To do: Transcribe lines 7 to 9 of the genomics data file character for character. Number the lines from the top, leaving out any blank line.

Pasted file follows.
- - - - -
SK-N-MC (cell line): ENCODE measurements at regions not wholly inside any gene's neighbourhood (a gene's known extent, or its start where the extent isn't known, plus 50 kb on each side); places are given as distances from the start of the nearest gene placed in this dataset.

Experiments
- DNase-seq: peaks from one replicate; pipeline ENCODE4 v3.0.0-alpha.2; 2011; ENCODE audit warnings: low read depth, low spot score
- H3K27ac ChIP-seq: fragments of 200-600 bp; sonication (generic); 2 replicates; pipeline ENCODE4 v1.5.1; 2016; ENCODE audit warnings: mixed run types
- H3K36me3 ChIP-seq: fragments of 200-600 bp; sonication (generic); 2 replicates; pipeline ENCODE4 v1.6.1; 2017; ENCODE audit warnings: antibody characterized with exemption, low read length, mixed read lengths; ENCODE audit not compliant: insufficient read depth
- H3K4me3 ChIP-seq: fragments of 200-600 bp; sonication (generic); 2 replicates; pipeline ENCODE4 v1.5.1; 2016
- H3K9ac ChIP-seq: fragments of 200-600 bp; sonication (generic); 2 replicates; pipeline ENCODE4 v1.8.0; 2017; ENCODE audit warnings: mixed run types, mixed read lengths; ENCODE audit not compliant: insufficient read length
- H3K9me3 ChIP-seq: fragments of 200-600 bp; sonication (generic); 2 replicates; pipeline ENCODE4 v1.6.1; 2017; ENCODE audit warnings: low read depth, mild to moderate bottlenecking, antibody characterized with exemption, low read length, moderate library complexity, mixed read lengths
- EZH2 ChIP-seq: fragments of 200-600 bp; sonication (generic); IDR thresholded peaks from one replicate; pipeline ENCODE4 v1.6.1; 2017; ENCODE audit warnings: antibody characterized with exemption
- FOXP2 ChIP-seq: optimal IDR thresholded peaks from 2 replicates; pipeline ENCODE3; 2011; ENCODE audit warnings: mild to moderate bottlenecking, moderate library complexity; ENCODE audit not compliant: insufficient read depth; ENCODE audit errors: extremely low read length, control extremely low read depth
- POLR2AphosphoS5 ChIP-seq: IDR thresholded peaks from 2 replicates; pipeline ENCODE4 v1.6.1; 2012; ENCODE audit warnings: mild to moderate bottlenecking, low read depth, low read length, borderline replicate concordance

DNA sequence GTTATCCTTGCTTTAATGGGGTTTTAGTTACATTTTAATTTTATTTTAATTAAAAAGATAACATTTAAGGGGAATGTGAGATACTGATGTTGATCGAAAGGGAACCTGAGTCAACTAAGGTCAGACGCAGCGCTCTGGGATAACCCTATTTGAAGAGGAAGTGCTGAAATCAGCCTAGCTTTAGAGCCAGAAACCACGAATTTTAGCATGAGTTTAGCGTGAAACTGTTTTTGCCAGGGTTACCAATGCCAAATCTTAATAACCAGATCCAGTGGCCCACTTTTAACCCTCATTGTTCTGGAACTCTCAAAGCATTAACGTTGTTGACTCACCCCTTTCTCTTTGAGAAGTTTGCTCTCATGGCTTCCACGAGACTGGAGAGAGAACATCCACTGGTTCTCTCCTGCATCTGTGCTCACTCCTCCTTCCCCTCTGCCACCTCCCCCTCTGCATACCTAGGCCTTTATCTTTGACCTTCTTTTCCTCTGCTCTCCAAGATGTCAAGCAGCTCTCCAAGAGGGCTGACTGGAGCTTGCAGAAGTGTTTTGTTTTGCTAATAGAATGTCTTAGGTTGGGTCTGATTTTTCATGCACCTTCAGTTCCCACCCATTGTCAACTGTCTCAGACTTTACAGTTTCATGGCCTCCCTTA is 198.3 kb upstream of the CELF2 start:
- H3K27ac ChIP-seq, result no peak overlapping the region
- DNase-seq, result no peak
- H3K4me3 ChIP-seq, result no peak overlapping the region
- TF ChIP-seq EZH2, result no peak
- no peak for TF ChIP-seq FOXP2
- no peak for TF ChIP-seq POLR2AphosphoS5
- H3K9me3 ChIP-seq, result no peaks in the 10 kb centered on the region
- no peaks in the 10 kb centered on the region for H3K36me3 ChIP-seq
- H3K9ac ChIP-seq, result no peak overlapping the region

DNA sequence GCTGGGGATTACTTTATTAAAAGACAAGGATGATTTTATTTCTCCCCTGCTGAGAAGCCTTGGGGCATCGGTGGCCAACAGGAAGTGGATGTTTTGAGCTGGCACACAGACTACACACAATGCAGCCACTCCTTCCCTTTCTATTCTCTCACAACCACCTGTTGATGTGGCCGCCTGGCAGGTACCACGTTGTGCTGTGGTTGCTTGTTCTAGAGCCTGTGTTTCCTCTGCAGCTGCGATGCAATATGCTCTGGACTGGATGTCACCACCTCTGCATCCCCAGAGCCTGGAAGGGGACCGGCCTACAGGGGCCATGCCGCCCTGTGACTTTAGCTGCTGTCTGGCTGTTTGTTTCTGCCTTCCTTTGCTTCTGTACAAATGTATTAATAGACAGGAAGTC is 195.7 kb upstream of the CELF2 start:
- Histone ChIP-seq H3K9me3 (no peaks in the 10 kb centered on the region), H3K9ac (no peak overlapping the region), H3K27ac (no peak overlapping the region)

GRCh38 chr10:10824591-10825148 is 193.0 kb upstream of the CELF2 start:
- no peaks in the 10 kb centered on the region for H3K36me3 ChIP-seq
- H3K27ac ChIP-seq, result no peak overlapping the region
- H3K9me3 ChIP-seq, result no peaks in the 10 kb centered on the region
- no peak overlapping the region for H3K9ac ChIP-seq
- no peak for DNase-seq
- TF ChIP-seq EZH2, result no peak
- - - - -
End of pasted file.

- H3K9ac ChIP-seq: fragments of 200-600 bp; sonication (generic); 2 replicates; pipeline ENCODE4 v1.8.0; 2017; ENCODE audit warnings: mixed run types, mixed read lengths; ENCODE audit not compliant: insufficient read length
- H3K9me3 ChIP-seq: fragments of 200-600 bp; sonication (generic); 2 replicates; pipeline ENCODE4 v1.6.1; 2017; ENCODE audit warnings: low read depth, mild to moderate bottlenecking, antibody characterized with exemption, low read length, moderate library complexity, mixed read lengths
- EZH2 ChIP-seq: fragments of 200-600 bp; sonication (generic); IDR thresholded peaks from one replicate; pipeline ENCODE4 v1.6.1; 2017; ENCODE audit warnings: antibody characterized with exemption